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Canadian Pacific 29, one of the three famed 4-4-0s from New Brunswick takes a spin on the table at Saint-Lin-Laurentides, Quebec for its return trip to Montreal where its fire will be dropped for the last time.  November 6, 1960 marked the final day of CPR steam operation (until 2816 in 2001), and the occasion was marked with #29 leading an excursion from Montreal to Saint-Lin, a 74-mile total round trip via the Park Avenue, Ste. Agathe, and St. Lin Subdivisions.  A small ceremony was held near St. Lin Junction as the following day would mark the 75th anniversary of the driving of the last spike at Craigellachie, British Columbia.Built at CPR’s Delorimier Shops (Montreal) in 1883 as A-1-e CPR 390, the locomotive would be renumbered 217 in 1908, and finally 29 in 1913.  After retirement in 1960, the locomotive would be donated to the CRHA, later being sent to the Salem & Hillsborough Railway in New Brunswick where in 1994 it would suffer major damage in a roundhouse fire caused by arson.  Fortunately, Canadian Pacific recognized the heritage of this locomotive, acquiring it for cosmetic restoration in 1996 and placing it on display at their company headquarters in Calgary.  With headquarters moving from downtown out to Ogden in 2012, the locomotive remained downtown until June 2017, when it too made the trek to Ogden for cosmetic restoration.The 15.1-mile St. Lin Sub was built in 1877 with the first train operating on November 6 of that year (83 years to the date of this photo).  Originally the line had been chartered on December 24, 1872 as the Montreal & Laurentian Colonization Railway, branching off of the Montreal Northern Colonization Railway (later CPR Ste. Agathe Sub) at St. Lin Junction, and was to be constructed after the main line to St. Jerome was completed (October, 1876).  The line was renamed the Laurentian Railway Company on January 28, 1874 and would later be purchased by the eastward expanding CPR on March 13, 1882.  Passenger service ended on March 29, 1956 with the last train being hauled by G-2-s Pacific 2580 and the line would be abandoned October 1, 1963, torn up before year’s end.  The grain elevator behind would survive until late 2016/early 2017, removing all traces of the area’s past uses.Earl Roberts Photo, Jacob Patterson Collection slide.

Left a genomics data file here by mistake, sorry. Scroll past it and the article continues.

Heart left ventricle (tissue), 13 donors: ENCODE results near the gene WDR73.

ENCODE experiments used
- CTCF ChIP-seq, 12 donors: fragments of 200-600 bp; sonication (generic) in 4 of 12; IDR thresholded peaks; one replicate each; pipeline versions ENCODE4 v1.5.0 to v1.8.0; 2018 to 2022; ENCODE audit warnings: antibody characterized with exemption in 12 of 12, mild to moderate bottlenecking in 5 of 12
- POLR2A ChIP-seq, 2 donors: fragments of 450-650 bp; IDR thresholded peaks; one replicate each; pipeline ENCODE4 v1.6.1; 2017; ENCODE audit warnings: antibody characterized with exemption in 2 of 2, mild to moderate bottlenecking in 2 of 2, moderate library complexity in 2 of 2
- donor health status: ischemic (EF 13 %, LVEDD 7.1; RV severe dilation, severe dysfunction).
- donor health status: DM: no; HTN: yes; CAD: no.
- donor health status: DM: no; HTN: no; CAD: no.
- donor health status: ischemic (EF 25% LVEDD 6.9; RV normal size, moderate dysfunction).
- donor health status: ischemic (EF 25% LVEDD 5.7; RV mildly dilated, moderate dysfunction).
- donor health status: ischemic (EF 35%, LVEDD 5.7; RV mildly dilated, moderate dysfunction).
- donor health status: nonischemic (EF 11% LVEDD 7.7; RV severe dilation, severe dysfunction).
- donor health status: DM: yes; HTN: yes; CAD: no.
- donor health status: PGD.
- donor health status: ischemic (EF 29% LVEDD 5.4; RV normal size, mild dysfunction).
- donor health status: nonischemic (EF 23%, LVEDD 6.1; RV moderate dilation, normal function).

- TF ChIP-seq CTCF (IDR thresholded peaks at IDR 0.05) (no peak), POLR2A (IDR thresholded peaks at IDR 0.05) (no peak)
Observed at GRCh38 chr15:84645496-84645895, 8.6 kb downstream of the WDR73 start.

Copyright Notice: This image ©Earl Roberts Photo; Jacob Patterson Coll. all rights reserved.



Caption: Canadian Pacific 29, one of the three famed 4-4-0s from New Brunswick takes a spin on the table at Saint-Lin-Laurentides, Quebec for its return trip to Montreal where its fire will be dropped for the last time. November 6, 1960 marked the final day of CPR steam operation (until 2816 in 2001), and the occasion was marked with #29 leading an excursion from Montreal to Saint-Lin, a 74-mile total round trip via the Park Avenue, Ste. Agathe, and St. Lin Subdivisions. A small ceremony was held near St. Lin Junction as the following day would mark the 75th anniversary of the driving of the last spike at Craigellachie, British Columbia.

Built at CPR’s Delorimier Shops (Montreal) in 1883 as A-1-e CPR 390, the locomotive would be renumbered 217 in 1908, and finally 29 in 1913. After retirement in 1960, the locomotive would be donated to the CRHA, later being sent to the Salem & Hillsborough Railway in New Brunswick where in 1994 it would suffer major damage in a roundhouse fire caused by arson. Fortunately, Canadian Pacific recognized the heritage of this locomotive, acquiring it for cosmetic restoration in 1996 and placing it on display at their company headquarters in Calgary. With headquarters moving from downtown out to Ogden in 2012, the locomotive remained downtown until June 2017, when it too made the trek to Ogden for cosmetic restoration.

The 15.1-mile St. Lin Sub was built in 1877 with the first train operating on November 6 of that year (83 years to the date of this photo). Originally the line had been chartered on December 24, 1872 as the Montreal & Laurentian Colonization Railway, branching off of the Montreal Northern Colonization Railway (later CPR Ste. Agathe Sub) at St. Lin Junction, and was to be constructed after the main line to St. Jerome was completed (October, 1876). The line was renamed the Laurentian Railway Company on January 28, 1874 and would later be purchased by the eastward expanding CPR on March 13, 1882. Passenger service ended on March 29, 1956 with the last train being hauled by G-2-s Pacific 2580 and the line would be abandoned October 1, 1963, torn up before year’s end. The grain elevator behind would survive until late 2016/early 2017, removing all traces of the area’s past uses.

Earl Roberts Photo, Jacob Patterson Collection slide.

Photographer:
Earl Roberts Photo; Jacob Patterson Coll. [178] (more) (contact)
Date: 11/06/1960 (search)
Railway: Canadian Pacific (search)
Reporting Marks: CPR 29 (search)
Train Symbol: Extra 29 (search)
Subdivision/SNS: St. Lin Subdivision (search)
City/Town: Saint-Lin-Laurentides (search)
Province: Quebec (search)
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Photo ID: 43088

Map courtesy of Open Street Map

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2 Comments
  1. A wonderful image with an excellent narrative. Well done!

  2. I saw this locomotive both before and then after the terrible fire. At the time, the jacketing and cab had been scorched of paint and the timbers in the pilot and tender were nothing but ash. Whether she could be restored to service with a healthy injection of cash, we may never know. Thank God she was preserved post-fire. The real loss included some very valuable and historically important passenger cars, simply reduced to tortured metal. The fire was an insurance fraud, and the cost was incomprehensible.

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